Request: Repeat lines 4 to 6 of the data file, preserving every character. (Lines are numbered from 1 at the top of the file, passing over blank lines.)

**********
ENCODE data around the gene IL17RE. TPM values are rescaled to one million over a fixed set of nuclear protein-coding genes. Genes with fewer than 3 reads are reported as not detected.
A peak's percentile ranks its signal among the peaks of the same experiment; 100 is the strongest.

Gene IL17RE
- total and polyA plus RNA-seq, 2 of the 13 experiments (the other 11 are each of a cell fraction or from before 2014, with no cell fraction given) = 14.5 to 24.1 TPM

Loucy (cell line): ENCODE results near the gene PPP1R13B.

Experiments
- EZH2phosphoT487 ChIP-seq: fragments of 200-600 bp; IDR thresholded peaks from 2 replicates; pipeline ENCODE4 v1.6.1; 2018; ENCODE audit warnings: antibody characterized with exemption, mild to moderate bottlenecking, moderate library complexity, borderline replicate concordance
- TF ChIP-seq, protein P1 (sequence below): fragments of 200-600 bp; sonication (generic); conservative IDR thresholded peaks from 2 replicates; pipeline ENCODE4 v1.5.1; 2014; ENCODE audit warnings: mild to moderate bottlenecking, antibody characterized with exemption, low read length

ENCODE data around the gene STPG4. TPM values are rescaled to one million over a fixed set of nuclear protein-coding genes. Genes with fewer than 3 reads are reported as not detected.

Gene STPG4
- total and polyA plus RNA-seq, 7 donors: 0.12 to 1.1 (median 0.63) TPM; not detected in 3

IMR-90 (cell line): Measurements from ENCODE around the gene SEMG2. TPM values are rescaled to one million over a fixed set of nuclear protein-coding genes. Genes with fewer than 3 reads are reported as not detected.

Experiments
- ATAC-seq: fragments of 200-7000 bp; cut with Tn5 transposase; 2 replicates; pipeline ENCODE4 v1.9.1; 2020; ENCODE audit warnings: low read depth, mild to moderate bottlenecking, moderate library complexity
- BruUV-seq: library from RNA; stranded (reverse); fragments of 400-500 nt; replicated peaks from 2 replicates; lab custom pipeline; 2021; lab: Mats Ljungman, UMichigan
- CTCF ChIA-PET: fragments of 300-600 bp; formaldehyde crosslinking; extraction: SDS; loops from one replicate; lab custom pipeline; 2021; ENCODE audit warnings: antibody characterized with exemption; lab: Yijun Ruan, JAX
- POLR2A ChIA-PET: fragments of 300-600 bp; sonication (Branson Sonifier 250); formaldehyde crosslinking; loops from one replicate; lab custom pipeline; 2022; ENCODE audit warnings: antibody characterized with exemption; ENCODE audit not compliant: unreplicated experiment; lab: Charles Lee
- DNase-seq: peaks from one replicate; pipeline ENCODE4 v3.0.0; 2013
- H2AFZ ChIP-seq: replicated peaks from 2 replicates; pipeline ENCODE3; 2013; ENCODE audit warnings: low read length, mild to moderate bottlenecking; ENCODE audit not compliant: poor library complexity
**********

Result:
- total and polyA plus RNA-seq, 2 of the 13 experiments (the other 11 are each of a cell fraction or from before 2014, with no cell fraction given) = 14.5 to 24.1 TPM

Loucy (cell line): ENCODE results near the gene PPP1R13B.

Experiments